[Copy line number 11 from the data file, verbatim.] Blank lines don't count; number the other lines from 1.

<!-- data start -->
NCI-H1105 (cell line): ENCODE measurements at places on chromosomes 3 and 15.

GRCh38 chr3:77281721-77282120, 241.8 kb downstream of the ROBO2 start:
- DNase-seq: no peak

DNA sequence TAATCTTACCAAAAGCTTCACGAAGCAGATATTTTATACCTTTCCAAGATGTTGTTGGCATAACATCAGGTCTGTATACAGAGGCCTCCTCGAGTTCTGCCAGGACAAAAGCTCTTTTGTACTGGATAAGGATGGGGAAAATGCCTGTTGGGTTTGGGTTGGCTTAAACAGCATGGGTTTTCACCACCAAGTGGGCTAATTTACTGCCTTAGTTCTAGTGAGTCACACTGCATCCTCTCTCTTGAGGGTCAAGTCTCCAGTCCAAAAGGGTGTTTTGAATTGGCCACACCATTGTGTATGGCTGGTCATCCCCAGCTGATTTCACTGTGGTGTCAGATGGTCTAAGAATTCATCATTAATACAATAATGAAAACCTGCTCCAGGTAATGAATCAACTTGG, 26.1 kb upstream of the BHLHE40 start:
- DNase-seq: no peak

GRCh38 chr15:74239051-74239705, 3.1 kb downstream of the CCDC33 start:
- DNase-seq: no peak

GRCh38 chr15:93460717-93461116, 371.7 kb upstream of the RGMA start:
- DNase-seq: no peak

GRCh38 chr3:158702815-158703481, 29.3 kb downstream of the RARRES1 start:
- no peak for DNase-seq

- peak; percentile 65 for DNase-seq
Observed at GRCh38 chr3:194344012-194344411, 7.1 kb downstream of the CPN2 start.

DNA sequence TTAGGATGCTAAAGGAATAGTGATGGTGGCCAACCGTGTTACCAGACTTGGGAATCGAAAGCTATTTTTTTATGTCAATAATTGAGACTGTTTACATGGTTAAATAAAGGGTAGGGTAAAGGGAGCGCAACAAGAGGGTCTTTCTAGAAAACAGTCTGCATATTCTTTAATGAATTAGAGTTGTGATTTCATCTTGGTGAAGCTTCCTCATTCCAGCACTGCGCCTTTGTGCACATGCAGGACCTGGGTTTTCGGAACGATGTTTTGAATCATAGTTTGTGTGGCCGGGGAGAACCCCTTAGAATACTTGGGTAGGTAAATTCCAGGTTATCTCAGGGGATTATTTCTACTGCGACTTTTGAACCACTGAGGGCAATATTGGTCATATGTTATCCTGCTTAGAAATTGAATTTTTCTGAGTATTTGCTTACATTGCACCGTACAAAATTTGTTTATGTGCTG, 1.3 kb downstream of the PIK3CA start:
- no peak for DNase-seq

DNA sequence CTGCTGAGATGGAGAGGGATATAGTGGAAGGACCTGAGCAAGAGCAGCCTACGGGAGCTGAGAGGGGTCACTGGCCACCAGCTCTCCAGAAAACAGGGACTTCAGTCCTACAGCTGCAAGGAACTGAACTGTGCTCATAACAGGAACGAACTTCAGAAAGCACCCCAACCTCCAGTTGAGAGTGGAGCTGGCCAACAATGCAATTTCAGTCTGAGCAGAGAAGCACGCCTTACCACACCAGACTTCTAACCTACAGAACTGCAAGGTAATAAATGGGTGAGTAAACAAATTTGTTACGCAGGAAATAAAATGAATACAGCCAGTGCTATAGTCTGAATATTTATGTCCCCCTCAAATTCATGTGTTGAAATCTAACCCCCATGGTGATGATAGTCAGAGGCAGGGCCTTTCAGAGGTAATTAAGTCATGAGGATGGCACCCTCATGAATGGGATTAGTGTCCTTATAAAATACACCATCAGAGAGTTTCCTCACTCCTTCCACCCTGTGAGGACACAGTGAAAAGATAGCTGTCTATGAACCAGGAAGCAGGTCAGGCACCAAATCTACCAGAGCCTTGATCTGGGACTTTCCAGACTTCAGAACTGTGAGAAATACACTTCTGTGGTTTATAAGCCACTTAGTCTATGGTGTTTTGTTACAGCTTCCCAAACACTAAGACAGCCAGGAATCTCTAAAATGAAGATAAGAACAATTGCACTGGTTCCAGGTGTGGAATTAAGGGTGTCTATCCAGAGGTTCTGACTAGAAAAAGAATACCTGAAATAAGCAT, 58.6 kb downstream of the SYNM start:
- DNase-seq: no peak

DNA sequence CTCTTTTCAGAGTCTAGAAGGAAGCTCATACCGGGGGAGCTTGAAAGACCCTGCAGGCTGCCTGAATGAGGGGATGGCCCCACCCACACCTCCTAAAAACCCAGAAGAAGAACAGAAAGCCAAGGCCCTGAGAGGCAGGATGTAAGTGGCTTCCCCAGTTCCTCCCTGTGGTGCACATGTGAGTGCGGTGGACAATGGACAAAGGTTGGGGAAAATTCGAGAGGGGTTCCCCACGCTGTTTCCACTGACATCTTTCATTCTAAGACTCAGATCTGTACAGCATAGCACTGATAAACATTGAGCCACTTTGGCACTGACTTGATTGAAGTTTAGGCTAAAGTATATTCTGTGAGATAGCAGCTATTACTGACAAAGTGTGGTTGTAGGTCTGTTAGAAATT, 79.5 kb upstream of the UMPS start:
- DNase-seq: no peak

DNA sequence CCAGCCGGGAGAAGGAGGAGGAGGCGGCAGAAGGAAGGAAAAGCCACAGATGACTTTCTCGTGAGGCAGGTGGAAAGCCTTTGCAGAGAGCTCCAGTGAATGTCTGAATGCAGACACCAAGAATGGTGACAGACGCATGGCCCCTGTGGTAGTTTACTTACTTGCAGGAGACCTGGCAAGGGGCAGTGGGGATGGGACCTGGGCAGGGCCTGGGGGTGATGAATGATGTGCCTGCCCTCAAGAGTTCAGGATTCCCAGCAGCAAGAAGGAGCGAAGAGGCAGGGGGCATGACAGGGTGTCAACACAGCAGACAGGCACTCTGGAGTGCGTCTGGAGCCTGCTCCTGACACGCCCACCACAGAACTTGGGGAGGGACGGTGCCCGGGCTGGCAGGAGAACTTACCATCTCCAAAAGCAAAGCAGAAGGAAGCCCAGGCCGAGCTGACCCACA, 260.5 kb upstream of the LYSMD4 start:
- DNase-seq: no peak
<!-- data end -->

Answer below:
- no peak for DNase-seq